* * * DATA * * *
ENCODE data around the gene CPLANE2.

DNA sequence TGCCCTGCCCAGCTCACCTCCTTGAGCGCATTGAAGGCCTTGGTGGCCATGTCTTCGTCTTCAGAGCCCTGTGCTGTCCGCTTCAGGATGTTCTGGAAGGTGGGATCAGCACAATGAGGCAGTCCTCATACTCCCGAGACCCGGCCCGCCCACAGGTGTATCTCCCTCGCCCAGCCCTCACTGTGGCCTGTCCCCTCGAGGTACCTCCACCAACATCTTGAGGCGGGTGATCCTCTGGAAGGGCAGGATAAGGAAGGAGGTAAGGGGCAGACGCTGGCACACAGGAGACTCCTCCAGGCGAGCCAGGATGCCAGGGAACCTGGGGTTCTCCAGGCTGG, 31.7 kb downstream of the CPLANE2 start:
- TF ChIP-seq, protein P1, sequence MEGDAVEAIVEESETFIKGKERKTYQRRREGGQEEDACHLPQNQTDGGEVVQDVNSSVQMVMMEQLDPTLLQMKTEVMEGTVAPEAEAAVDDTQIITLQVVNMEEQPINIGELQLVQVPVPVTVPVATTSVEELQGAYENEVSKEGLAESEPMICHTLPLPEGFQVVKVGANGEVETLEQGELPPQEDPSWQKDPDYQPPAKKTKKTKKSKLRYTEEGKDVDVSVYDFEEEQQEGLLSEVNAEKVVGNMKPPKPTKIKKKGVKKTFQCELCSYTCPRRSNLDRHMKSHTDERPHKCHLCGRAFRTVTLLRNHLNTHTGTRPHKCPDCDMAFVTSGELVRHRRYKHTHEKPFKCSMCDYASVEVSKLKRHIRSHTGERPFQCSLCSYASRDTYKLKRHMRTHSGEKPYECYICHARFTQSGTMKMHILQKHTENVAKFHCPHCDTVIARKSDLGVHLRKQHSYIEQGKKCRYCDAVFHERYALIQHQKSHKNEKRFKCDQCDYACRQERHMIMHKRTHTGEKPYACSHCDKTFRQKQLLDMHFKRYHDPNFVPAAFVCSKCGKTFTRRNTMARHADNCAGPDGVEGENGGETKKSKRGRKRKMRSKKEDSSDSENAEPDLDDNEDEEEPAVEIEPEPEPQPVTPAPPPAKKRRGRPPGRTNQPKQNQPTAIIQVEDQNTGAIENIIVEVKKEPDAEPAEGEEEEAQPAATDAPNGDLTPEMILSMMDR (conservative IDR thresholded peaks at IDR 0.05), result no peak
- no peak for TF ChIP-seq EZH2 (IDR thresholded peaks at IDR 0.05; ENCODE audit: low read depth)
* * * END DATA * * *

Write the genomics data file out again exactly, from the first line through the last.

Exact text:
ENCODE data around the gene CPLANE2.

DNA sequence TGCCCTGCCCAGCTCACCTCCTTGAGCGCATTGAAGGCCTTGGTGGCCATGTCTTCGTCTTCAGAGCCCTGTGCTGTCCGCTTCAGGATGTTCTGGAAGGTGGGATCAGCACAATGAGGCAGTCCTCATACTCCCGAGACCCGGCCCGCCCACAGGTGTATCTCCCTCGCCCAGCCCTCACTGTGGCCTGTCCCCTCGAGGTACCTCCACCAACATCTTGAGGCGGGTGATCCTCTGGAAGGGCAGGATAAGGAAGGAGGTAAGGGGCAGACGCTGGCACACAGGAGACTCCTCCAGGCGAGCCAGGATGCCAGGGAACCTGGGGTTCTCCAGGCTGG, 31.7 kb downstream of the CPLANE2 start:
- TF ChIP-seq, protein P1, sequence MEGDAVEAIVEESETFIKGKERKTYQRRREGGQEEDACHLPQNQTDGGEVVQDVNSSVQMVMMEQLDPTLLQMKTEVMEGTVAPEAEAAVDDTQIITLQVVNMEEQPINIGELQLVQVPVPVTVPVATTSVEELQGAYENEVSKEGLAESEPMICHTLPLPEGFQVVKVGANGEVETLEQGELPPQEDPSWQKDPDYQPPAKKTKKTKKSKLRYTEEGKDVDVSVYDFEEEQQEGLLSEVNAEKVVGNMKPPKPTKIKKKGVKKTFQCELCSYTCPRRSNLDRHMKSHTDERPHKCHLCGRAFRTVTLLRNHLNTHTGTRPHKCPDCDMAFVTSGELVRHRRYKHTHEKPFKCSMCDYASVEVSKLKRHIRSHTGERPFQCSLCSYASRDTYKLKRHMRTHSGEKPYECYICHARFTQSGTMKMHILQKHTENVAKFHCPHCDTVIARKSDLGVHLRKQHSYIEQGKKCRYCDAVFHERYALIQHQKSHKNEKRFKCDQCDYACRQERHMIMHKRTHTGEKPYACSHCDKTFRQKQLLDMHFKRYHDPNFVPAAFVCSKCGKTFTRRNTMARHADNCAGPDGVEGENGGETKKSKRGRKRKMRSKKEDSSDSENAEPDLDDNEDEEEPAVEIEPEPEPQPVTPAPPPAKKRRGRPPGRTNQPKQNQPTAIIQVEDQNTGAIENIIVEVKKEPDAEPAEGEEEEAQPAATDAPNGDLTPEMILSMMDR (conservative IDR thresholded peaks at IDR 0.05), result no peak
- no peak for TF ChIP-seq EZH2 (IDR thresholded peaks at IDR 0.05; ENCODE audit: low read depth)